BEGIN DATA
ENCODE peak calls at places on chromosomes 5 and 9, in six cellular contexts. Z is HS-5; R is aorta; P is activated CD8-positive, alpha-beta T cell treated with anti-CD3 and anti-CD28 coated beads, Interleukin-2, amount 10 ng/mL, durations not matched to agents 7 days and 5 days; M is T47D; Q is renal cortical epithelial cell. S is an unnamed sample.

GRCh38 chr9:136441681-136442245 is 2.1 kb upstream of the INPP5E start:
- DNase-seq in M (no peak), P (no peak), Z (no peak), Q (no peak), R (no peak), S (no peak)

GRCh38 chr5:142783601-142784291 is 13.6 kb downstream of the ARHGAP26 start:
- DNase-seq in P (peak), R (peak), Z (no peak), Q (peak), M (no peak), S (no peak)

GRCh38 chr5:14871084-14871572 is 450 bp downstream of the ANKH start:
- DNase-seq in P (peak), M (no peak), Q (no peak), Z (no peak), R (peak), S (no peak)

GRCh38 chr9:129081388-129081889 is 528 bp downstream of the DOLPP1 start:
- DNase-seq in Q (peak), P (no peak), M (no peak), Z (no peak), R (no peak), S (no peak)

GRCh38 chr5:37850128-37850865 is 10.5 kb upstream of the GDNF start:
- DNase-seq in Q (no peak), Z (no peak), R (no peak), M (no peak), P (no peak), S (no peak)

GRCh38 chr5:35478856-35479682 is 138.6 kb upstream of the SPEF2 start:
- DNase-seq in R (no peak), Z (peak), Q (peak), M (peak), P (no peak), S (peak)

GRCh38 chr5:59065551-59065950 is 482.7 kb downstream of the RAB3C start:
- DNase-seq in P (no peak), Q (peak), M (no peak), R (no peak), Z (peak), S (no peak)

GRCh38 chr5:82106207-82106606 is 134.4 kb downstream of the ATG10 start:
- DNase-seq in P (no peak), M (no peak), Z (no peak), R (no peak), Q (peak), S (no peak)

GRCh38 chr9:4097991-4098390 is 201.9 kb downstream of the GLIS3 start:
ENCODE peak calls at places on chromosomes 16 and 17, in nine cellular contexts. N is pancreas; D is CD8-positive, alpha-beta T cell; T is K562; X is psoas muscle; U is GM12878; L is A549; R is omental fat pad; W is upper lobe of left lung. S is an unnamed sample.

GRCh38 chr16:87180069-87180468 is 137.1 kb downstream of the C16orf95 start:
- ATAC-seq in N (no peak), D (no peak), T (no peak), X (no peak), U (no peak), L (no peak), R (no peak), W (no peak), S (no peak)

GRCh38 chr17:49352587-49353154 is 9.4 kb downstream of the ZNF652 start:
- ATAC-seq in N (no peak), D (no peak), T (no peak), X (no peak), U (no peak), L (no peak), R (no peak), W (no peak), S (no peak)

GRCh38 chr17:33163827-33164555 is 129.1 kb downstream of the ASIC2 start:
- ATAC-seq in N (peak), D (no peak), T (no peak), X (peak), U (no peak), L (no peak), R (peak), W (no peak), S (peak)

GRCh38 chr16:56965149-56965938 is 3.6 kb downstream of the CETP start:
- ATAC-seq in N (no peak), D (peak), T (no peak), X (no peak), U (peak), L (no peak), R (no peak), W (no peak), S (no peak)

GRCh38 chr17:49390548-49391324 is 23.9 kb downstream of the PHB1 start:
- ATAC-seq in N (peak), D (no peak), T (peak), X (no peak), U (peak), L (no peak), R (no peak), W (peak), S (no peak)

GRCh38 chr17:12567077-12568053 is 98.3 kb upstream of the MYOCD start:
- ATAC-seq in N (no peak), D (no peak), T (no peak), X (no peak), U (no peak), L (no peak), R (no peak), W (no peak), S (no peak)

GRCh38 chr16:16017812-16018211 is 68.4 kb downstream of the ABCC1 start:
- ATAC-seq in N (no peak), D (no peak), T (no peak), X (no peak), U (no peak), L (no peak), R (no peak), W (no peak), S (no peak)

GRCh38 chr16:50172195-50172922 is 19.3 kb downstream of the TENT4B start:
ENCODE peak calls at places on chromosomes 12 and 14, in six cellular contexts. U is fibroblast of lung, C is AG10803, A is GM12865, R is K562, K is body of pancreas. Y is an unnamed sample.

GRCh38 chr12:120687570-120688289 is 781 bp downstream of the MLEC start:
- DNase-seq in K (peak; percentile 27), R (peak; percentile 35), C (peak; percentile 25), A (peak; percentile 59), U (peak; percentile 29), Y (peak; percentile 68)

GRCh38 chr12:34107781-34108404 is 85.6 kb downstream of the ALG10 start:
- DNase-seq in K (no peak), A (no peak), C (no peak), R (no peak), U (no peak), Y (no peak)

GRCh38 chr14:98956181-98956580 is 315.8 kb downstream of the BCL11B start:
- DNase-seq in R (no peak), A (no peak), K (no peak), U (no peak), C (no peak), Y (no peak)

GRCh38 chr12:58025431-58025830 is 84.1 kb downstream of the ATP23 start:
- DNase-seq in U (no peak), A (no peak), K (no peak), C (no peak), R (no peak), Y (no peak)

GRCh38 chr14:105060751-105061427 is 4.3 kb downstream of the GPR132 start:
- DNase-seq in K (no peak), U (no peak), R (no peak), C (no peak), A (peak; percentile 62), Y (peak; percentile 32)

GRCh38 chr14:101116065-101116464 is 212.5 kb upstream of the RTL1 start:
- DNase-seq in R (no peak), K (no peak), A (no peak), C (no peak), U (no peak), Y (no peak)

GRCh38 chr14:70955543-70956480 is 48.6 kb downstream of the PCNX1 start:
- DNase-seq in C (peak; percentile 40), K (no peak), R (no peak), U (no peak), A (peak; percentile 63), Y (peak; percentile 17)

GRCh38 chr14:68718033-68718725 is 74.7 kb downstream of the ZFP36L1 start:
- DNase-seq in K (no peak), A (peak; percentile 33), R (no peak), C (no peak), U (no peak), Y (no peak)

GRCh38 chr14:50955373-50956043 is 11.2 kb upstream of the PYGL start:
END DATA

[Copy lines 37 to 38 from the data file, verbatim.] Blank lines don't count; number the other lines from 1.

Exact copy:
- DNase-seq in K (peak; percentile 27), R (peak; percentile 35), C (peak; percentile 25), A (peak; percentile 59), U (peak; percentile 29), Y (peak; percentile 68)

GRCh38 chr12:34107781-34108404 is 85.6 kb downstream of the ALG10 start: